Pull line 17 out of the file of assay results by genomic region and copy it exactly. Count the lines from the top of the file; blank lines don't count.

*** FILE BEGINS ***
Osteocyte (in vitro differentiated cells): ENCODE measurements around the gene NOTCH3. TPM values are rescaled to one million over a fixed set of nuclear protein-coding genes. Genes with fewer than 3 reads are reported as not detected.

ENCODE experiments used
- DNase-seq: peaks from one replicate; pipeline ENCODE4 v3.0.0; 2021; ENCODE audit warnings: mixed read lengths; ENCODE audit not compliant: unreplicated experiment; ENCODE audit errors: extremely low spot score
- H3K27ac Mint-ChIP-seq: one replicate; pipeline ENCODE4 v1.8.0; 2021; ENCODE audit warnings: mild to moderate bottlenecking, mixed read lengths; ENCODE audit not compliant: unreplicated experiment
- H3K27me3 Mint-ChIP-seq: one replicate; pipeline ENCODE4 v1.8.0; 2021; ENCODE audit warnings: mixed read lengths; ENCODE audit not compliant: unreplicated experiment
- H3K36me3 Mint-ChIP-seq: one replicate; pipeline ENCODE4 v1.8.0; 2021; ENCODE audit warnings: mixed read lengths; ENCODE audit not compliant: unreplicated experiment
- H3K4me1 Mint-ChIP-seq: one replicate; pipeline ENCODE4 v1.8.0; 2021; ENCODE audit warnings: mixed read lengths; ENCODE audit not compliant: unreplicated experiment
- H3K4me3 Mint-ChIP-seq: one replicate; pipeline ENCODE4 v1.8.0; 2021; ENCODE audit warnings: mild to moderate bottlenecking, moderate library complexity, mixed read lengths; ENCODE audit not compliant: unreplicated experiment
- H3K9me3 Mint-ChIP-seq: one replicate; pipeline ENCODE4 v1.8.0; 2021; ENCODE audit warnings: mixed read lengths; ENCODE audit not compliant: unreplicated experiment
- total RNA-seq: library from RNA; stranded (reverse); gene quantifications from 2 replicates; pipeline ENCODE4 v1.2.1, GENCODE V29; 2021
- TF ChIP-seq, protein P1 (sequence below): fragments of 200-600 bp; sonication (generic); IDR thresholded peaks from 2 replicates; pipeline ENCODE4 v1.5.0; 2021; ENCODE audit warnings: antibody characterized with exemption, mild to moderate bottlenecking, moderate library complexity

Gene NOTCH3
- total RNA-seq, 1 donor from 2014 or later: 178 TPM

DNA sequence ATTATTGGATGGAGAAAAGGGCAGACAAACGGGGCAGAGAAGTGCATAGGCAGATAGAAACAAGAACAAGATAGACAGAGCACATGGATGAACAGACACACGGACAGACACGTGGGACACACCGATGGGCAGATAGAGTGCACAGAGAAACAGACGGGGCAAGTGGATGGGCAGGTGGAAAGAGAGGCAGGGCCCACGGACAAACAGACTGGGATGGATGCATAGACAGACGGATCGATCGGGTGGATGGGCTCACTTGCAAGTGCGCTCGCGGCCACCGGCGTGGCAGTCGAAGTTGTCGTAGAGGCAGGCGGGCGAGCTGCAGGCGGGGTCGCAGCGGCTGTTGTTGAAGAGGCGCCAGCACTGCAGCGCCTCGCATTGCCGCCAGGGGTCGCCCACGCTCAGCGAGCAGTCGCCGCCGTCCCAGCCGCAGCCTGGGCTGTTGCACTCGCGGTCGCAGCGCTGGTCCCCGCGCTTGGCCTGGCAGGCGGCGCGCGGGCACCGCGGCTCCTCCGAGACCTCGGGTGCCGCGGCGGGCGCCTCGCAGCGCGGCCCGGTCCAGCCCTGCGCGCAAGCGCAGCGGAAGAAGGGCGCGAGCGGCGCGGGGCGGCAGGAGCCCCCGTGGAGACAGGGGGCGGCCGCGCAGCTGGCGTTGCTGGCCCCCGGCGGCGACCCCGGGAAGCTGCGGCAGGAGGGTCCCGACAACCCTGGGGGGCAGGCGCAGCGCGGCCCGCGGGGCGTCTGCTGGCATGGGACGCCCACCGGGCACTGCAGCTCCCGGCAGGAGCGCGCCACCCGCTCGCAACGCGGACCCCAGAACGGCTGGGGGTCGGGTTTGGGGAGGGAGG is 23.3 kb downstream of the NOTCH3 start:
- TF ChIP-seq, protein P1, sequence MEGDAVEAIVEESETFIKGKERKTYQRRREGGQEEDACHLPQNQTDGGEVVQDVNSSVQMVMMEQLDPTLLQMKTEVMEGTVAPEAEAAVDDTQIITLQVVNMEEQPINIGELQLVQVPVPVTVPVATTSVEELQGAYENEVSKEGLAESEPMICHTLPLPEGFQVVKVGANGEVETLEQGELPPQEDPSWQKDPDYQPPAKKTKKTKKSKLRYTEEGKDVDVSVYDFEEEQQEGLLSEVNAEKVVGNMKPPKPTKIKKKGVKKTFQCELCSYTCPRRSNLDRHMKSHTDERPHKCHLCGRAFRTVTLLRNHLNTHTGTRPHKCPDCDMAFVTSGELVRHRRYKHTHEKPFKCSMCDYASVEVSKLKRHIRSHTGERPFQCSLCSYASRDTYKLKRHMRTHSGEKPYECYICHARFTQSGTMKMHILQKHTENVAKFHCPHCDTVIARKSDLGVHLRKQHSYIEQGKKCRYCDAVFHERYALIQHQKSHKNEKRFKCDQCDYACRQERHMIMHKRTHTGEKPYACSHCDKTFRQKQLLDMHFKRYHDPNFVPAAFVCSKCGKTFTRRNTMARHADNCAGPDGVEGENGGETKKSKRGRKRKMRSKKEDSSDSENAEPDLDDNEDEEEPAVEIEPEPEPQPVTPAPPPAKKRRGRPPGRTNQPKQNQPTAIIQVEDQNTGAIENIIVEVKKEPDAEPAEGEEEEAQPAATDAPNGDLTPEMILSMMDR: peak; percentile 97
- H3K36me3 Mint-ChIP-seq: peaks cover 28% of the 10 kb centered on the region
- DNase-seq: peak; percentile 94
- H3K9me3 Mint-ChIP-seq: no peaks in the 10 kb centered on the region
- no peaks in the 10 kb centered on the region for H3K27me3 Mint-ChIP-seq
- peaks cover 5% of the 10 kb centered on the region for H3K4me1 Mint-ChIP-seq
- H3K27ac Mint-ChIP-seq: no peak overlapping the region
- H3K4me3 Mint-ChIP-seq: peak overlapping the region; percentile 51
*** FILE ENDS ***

- DNase-seq: peak; percentile 94